We keep our chickens truly on range; they have a large fenced-in yard but are otherwise unrestricted during the day (we lock them in a secure shed at night). This gives them all the room they need, but doesn’t protect them from aerial predators, which can be a real problem (chicken is a much easier, and tastier, treat than most wild game). Many folks raising chickens on range end up using various forms of moveable enclosed pens, so that the chickens are on open ground but still protected (and restricted) within that pen. As avid birders, however, we’ve been able to observe and predict many aspects of hawk behavior, allowing us to manage our chickens more effectively on range while minimizing restrictions and losses on our farm.
For example, in our location, only certain types of hawks bother our birds. Summer resident populations of Red-shouldered Hawks
and Broad-winged Hawks
seem to ignore our birds; we’ve never knowingly lost a chicken to these hawks, though they’re present nearly every day and certainly capable of taking one. All the hawk losses we know of have come from Red-tailed Hawks
and Cooper’s Hawks
, almost always during spring and fall migration as new and hungry hawks move through the area. Knowing the difference between these hawks, by sight and by call, helps us decide what to do with the chickens. A Red-shouldered circling directly overhead is no problem; hearing a Red-tailed scream, even far away, may have us heading for the chicken yard to chase them under cover. Interestingly, the chickens themselves seem to have learned this. The dominant rooster, who watches over the rest of the flock, will ignore a Red-shouldered’s call too, but will react strongly to a Red-tail.
Paying attention to migration patterns also helps. For example, we know that September is a peak time for migrating hawks, and we are always more alert for hawk behavior (and chicken noise) during that time. In past years, we’ve found that once a migrant announces its presence by taking a chicken, it will continue to hang around looking for another one (smart bird). Locking the chickens under cover for a few days will eventually convince the hawk that no more meals are to be had, and it moves on.
Toward that end, our main chicken shed has an enclosed run attached, made of old chain-link dog kennel panels that we’ve picked up here and there at auctions and garage sales. Though it’s hard to see in the photo above, this is covered by a mixture of cattle panels and other fencing, just enough to keep a hawk out. Most of the year, we just leave the doors open on this so the chickens can come and go as they please. During hawk season, we can shut the doors, giving the birds some room to move around while keeping the hawks out. It usually only takes a few days. This approach is ugly as sin, but effective and flexible; we can easily take it down or rearrange it as necessary, unlike a more permanent structure. We do intend to build a better and more permanent chicken house/run in a different location this winter, but this setup has worked very well for the first few years of experimenting with chicken management.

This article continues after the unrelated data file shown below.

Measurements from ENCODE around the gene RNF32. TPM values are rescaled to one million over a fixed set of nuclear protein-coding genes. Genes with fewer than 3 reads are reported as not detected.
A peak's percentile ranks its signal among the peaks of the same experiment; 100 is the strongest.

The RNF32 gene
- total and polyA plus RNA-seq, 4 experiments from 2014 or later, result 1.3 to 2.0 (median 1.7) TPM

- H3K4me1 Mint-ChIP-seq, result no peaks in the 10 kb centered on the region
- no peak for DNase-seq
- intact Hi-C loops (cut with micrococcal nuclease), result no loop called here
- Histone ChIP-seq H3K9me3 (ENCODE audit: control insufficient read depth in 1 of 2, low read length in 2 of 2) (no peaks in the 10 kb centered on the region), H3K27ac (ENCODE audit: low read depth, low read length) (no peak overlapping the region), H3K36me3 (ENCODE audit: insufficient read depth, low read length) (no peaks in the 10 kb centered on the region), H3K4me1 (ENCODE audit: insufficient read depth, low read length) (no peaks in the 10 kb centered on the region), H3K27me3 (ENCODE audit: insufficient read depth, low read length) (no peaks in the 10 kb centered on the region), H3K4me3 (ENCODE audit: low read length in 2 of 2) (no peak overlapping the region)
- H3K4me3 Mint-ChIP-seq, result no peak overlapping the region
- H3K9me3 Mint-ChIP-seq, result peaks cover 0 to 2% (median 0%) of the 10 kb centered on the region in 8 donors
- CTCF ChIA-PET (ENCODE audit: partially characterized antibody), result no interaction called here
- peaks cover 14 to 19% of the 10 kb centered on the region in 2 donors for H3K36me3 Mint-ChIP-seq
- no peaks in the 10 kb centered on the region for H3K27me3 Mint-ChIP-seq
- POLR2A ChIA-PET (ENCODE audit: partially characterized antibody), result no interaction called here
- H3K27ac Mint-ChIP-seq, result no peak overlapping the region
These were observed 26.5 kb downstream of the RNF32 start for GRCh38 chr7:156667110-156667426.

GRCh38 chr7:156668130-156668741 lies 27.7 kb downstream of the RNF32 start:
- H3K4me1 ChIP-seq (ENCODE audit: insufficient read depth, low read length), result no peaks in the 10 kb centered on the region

Another aspect of chicken protection involves raising young birds to maturity. We’ve had several batches brooded by good hens, and also started incubating our own this year. Younger/teenage chickens are by far the most likely to get nailed by a hawk. Like human teens, they think they know everything but have no clue, don’t listen to their wiser elders (like the roosters that tend to warn of hawks), and thus are vulnerable to threats the adults are better at avoiding. So we take extra care to protect, or restrict, any young birds we have around during migration season, because they’re far less likely to stick to cover and pay attention to what’s overhead.
Simply paying attention to bird behavior on the farm can pay real dividends. This past Friday, while working on market harvest on our main field, I heard an odd noise and glanced up to see what looked like a Cooper’s Hawk land in a tree over our pond. I investigated (having binoculars with me) and was able to get very close to this beautiful and often hard-to-observe bird. They have a subtle call, which I’ve learned to identify; it can be the best alert to their presence since they like to skim through woods and otherwise stay hidden. These guys are really neat birds, but absolute death on chickens (they also have a reputation for raiding bird feeders and picking off snacks in front of horrified suburbanites). Having noticed the farm’s first migrating hawk of the fall, I was able to go get Joanna and chase all the chickens in under cover, where they’ve been restricted the last few days (it was hanging around the field again on Sunday). Without close attention to bird patterns, we likely wouldn’t have known it was there until a chicken went missing.
Protecting our layers from hawks is particularly important this year, as we’ve begun expanding our flock through on-farm breeding. We purchased a basic incubator, and have hatched several rounds of eggs from our existing layers (a mix of Black Ameraucanas and Rhode Island Reds, with roosters of both breeds). These birds, like the young ones shown above, should give us a good batch of chicken meat for the winter (we haven’t had much in the past few years) as well as a larger supply of eggs so we can offer at least some to 2012 CSA members. Thus we’re happy to combine the enjoyable hobby of birding with the practical value of paying close attention to the farm’s wider ecosystem and applying such knowledge and observations to better farm management, such as only restricting our chickens when we really need to.